Watch the CrossFit games on TV and it’s nothing but top athletes in peak condition. While many seasoned athletes work out at Desert Devil, Juliet says they get most excited about working with clients who are new to fitness or new to CrossFit. For beginners, they offer a CrossFit Foundations class. This class is usually one-on-one, and is designed to make newbies comfortable with all the basic moves and terminology. “We want to encourage and challenge those up for competition, as well as support and challenge those ready to be a the best version of themselves,” Juliet explains. To complement the CrossFit workouts, Juliet teaches a LifeStretch class several times a week that offers flexibility and overall wellness benefits.
Desert Devil isn’t a traditional gym. With jump ropes, free weights, barbells, and climbing ropes, it looks more like a place to play than a place to work out. That atmosphere is helping to change lives. Jeremy tells of one client who couldn’t do a single pull-up the first time she walked into the gym. Today she can climb a rope, do ten unassisted pull-ups, and recently competed in a statewide CrossFit competition in Albuquerque.
“Another client, Dave, comes at 6:30 a.m. every morning,” adds Jeremy. “When he started he couldn’t overhead squat a PVC pipe. Now he has a beautiful full-depth squat.”
Another, a 62-year old nurse, has never been active in her life. Her faithfulness and dedication paid off with ten pounds of weight loss in her first month at Desert Devil.
Luciano Vera says Jeremy and Juliet’s dedication to their clients brought him to the gym. “Every so often you find a CrossFit gym where people stay after to hang out, where people encourage each other, and high-five each other,” says Luciano. “We’re competitive but we want everybody to succeed and we’re excited for each other.”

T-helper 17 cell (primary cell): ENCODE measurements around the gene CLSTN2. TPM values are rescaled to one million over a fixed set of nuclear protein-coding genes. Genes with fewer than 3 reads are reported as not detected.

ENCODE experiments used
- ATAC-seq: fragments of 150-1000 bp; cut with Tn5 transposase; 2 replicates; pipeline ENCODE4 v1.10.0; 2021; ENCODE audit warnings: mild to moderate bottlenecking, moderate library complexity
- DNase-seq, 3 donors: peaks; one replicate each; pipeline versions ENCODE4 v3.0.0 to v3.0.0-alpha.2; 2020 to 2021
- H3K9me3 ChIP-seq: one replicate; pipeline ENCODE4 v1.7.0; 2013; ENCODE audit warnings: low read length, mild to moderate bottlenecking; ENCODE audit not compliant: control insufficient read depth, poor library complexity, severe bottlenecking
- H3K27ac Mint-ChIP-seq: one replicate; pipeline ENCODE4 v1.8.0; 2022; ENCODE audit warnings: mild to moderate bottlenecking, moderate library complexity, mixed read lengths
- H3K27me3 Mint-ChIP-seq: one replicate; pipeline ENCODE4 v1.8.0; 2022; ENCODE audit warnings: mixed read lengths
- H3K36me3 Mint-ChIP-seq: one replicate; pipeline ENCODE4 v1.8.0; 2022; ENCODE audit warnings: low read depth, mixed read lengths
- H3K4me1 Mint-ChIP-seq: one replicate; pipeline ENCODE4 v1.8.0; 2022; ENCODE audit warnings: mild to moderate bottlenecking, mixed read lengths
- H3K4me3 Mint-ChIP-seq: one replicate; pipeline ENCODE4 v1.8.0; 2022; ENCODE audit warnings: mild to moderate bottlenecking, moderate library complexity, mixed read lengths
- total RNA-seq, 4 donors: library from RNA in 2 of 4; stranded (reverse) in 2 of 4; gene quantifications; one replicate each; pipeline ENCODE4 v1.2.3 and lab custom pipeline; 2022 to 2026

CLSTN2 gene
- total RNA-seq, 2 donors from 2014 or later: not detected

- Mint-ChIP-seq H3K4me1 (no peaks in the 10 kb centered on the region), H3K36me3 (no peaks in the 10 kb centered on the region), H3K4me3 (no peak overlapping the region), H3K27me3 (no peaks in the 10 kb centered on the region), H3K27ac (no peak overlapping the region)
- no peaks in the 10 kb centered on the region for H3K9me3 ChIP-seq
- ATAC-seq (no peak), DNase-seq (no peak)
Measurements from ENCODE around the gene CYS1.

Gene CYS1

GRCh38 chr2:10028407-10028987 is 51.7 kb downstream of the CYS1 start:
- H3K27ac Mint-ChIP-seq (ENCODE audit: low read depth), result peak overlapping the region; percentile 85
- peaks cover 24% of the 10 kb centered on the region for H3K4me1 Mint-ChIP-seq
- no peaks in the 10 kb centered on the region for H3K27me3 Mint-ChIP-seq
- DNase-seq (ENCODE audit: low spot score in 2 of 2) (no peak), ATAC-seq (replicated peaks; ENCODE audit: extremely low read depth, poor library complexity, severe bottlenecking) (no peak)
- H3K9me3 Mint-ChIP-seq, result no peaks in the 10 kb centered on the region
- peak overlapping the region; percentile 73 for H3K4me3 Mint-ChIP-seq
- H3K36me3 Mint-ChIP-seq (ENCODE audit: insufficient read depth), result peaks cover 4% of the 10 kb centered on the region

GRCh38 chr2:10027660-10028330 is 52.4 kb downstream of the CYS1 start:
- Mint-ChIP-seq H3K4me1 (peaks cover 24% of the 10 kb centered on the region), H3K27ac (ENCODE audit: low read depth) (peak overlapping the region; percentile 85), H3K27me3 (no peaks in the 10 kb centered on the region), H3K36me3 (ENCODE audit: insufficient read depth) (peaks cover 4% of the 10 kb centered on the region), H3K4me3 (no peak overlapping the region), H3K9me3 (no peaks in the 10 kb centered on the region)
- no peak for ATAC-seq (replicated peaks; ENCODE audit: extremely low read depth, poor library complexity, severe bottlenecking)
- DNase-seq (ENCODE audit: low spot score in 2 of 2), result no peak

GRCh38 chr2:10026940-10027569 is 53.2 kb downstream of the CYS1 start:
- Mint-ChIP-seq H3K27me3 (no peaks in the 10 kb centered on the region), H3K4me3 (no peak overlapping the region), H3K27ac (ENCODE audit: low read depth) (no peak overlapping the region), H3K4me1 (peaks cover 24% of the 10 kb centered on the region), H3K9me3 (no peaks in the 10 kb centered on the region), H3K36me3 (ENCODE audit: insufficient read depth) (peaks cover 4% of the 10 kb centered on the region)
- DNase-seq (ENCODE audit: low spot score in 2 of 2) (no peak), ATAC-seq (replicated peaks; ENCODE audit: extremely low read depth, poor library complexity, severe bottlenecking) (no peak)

Jeremy believes health is a way of life, rather than just something to do at the gym. That philosophy permeates the coaching strategies at Desert Devil. “I feel good at 43. I’m not overweight and my body can do what I want it to do,” he notes. “I go hunting and I’m able to hike up huge hills. I can go do pretty much anything I want to do and not have to worry about my body not keeping up with me.”
But it’s ultimately that sense of family that really sets Desert Devil apart. “Their pitch was short and sweet: ‘We’re going to push you. Come work out for free for a couple days and let us know what you think,’” Luciano remembers.
After the first workout, he was hooked.
“Jeremy and Juliet aren’t really trainers they are coaches,” he adds. “They work out with us. If they’re wrong they admit it. They are here to help us succeed. All you have to do is show up and put out a little effort.”
Desert Devil Crossfit
848 W. Hadley Ave • 575-288-1177